I had a fantastic time in Guadalajara studying Spanish and enjoying the city life for a whole month. It was definitely a full fledged comfort zone which made it really hard to leave the city on January 29.

It was so tough to get back onto the bike, not physically but mentally. I had never experienced such a feeling on this trip before. I suppose, it was due to the fact that I was going to be exposed to all those elements again which typically define a discomfort zone: Uncertainty, exhaustion, weather, and changing locations almost every day, among others.

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My rough plan was to head east and visit some of the most beautiful cities in Mexico such as: Guanajuato, followed by San Miguel de Allende, Querétaro and eventually Mexico City, which is one of the biggest metropoles in the world. That amazing itinerary was my motivation to leave downtown Guadalajara at eight in the morning. The air was crisp and no warmer than 8 deg C. After a few hours of biking, I felt slightly better. Moderate temperatures, sunshine, and a safe shoulder along the autopista (the Mexican expressway) made things quite bearable. A few hours later, I actually felt quite happy again.

I was heading towards a small town where Google Maps had indicated a little hotel. However, once I arrived, I was told that it had run out of business a few months earlier. Left without any choice, I continued cycling for another 25 km. I never expected I would bike 129 km with most of the route above 2000 m elevation on my first day. So you can imagine how glad I was  when I arrived in Jalostotitlán. I decided to stay at a place called “The White House”. For 9 USD you get a mattress with clean sheets on top of a concrete plinth, a shower and a toilet, plenty of space to park your bike, and a set of two plastic chairs with a table (see picture). I think that was a great bargain. 🙂 After nine hours of sleep, my legs felt quite sore in the morning. That soreness happened the first time since I had left San Francisco a few months ago but by far not as severe as those first couple of weeks when I first started my trip last year.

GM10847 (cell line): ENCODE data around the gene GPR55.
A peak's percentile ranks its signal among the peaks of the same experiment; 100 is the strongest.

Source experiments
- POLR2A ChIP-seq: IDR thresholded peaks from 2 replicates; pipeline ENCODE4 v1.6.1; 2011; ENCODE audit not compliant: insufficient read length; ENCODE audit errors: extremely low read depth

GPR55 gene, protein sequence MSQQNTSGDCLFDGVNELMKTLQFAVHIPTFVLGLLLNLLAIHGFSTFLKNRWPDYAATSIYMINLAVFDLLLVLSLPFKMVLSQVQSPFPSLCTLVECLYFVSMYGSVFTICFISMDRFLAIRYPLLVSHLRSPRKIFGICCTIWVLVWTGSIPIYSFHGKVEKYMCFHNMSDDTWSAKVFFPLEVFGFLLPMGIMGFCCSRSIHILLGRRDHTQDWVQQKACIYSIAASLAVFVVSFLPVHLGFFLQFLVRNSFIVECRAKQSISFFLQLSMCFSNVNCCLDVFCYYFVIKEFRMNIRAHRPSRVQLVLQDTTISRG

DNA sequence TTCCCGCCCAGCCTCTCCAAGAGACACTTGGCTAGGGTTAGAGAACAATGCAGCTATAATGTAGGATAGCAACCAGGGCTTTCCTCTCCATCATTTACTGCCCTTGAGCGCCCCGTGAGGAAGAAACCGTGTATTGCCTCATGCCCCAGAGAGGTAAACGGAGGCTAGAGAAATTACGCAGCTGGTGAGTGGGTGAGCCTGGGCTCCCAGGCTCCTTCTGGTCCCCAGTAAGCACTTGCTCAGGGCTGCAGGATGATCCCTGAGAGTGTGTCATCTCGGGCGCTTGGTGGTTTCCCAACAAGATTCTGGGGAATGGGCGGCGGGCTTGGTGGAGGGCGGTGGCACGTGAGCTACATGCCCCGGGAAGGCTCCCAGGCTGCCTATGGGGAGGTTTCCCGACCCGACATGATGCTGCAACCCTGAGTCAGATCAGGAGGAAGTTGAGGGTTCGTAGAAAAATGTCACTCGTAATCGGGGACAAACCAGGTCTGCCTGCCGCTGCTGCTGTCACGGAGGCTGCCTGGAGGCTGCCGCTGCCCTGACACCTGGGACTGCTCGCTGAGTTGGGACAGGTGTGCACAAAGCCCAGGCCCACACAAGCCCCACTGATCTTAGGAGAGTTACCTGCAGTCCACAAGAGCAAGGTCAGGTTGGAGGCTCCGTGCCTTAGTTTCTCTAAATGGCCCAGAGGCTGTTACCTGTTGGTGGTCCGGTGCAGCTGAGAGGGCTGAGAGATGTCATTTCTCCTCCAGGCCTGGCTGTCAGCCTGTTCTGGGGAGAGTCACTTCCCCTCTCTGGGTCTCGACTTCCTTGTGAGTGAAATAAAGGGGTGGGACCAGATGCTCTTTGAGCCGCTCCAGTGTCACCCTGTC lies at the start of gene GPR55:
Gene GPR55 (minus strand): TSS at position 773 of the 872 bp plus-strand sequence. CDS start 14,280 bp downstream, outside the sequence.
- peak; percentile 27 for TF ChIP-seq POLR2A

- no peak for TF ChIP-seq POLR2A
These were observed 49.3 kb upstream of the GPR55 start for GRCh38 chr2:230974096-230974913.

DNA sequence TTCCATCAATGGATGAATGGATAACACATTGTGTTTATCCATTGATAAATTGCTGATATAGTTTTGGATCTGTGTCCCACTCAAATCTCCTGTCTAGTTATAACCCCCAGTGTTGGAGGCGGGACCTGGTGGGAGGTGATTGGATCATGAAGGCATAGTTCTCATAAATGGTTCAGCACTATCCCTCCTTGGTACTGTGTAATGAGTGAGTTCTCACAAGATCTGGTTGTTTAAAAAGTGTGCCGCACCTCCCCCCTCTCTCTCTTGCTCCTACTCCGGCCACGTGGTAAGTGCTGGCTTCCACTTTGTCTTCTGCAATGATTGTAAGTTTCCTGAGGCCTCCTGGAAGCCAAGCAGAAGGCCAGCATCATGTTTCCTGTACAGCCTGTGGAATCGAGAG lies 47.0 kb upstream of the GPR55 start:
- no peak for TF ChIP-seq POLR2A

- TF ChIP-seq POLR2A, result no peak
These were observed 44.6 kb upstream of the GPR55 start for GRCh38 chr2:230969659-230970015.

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“The White House” in Jalostotitlán: Everything you need for 9 USD 🙂

The city of Leon was my next destination. Having learned my lesson, this time I booked a room in advance to make sure I wouldn’t have to add extra miles again. 🙂 It was another day with lots of rolling hills but generally quite pleasant. I had read about the religious significance of that region and soon encountered many thousands of pilgrims along the road (see picture). These people were walking or cycling from Lagos de Moreno to San Juan de los Lagos (48 km), which is home to an image of the Virgin Mary said to have been responsible for a number of miracles, dating back to 1623. Pilgrims visit year round but the Día de la Candelaria, or Candlemas, on February 2 is the biggest of the year. The media reported that more than a million would arrive on that long weekend. No surprise, that I met so many on the road.

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Pilgrims on their way to San Juan de los Lagos, which is home to an image of the Virgin Mary. February 2 is the main day where the pilgrimage peaks. And that is the reason why I encountered thousands of them along the road.